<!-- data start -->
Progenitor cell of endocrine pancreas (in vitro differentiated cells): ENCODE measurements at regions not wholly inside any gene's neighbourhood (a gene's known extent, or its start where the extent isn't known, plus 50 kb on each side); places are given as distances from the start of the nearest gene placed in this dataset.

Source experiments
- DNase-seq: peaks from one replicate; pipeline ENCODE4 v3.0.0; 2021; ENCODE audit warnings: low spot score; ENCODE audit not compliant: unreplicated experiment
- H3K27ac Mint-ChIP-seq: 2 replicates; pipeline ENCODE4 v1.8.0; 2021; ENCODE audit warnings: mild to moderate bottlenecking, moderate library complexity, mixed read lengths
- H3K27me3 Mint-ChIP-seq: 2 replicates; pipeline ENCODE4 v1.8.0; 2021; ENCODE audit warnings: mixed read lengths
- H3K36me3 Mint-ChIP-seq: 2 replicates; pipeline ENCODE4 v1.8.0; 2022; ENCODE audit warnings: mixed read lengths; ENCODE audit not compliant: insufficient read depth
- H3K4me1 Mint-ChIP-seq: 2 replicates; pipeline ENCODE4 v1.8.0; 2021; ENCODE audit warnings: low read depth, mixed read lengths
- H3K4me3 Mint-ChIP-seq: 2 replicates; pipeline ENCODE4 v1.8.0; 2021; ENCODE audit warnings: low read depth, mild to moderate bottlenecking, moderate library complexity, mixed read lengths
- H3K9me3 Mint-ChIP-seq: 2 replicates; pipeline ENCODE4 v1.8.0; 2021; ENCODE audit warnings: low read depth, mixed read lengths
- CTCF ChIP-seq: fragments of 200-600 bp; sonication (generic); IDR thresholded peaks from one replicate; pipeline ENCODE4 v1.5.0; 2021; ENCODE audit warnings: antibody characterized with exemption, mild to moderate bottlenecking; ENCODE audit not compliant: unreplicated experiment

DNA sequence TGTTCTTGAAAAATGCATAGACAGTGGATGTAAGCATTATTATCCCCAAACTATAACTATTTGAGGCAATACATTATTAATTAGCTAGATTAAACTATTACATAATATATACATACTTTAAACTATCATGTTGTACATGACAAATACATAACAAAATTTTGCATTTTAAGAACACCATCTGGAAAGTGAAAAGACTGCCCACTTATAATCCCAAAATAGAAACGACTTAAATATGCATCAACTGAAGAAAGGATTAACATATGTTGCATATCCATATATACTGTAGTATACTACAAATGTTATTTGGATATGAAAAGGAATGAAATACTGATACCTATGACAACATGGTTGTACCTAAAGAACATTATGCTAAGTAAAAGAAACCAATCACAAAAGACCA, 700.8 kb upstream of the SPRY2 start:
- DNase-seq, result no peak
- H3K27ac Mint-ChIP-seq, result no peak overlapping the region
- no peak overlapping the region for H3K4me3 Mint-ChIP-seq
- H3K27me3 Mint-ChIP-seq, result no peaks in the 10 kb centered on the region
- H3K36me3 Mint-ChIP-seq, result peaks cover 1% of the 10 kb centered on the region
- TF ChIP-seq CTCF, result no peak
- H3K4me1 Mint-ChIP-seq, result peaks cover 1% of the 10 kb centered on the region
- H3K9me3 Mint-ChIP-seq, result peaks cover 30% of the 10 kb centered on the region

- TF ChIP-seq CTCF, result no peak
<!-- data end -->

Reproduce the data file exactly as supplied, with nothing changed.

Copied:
Progenitor cell of endocrine pancreas (in vitro differentiated cells): ENCODE measurements at regions not wholly inside any gene's neighbourhood (a gene's known extent, or its start where the extent isn't known, plus 50 kb on each side); places are given as distances from the start of the nearest gene placed in this dataset.

Source experiments
- DNase-seq: peaks from one replicate; pipeline ENCODE4 v3.0.0; 2021; ENCODE audit warnings: low spot score; ENCODE audit not compliant: unreplicated experiment
- H3K27ac Mint-ChIP-seq: 2 replicates; pipeline ENCODE4 v1.8.0; 2021; ENCODE audit warnings: mild to moderate bottlenecking, moderate library complexity, mixed read lengths
- H3K27me3 Mint-ChIP-seq: 2 replicates; pipeline ENCODE4 v1.8.0; 2021; ENCODE audit warnings: mixed read lengths
- H3K36me3 Mint-ChIP-seq: 2 replicates; pipeline ENCODE4 v1.8.0; 2022; ENCODE audit warnings: mixed read lengths; ENCODE audit not compliant: insufficient read depth
- H3K4me1 Mint-ChIP-seq: 2 replicates; pipeline ENCODE4 v1.8.0; 2021; ENCODE audit warnings: low read depth, mixed read lengths
- H3K4me3 Mint-ChIP-seq: 2 replicates; pipeline ENCODE4 v1.8.0; 2021; ENCODE audit warnings: low read depth, mild to moderate bottlenecking, moderate library complexity, mixed read lengths
- H3K9me3 Mint-ChIP-seq: 2 replicates; pipeline ENCODE4 v1.8.0; 2021; ENCODE audit warnings: low read depth, mixed read lengths
- CTCF ChIP-seq: fragments of 200-600 bp; sonication (generic); IDR thresholded peaks from one replicate; pipeline ENCODE4 v1.5.0; 2021; ENCODE audit warnings: antibody characterized with exemption, mild to moderate bottlenecking; ENCODE audit not compliant: unreplicated experiment

DNA sequence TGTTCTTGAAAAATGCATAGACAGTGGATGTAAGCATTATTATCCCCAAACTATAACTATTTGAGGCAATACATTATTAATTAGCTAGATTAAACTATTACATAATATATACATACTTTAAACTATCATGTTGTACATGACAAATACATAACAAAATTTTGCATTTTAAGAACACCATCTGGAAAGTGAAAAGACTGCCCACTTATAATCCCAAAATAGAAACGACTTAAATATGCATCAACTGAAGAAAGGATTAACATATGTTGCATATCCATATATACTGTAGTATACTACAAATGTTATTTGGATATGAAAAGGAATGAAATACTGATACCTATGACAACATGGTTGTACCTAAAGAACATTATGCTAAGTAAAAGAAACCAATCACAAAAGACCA, 700.8 kb upstream of the SPRY2 start:
- DNase-seq, result no peak
- H3K27ac Mint-ChIP-seq, result no peak overlapping the region
- no peak overlapping the region for H3K4me3 Mint-ChIP-seq
- H3K27me3 Mint-ChIP-seq, result no peaks in the 10 kb centered on the region
- H3K36me3 Mint-ChIP-seq, result peaks cover 1% of the 10 kb centered on the region
- TF ChIP-seq CTCF, result no peak
- H3K4me1 Mint-ChIP-seq, result peaks cover 1% of the 10 kb centered on the region
- H3K9me3 Mint-ChIP-seq, result peaks cover 30% of the 10 kb centered on the region

- TF ChIP-seq CTCF, result no peak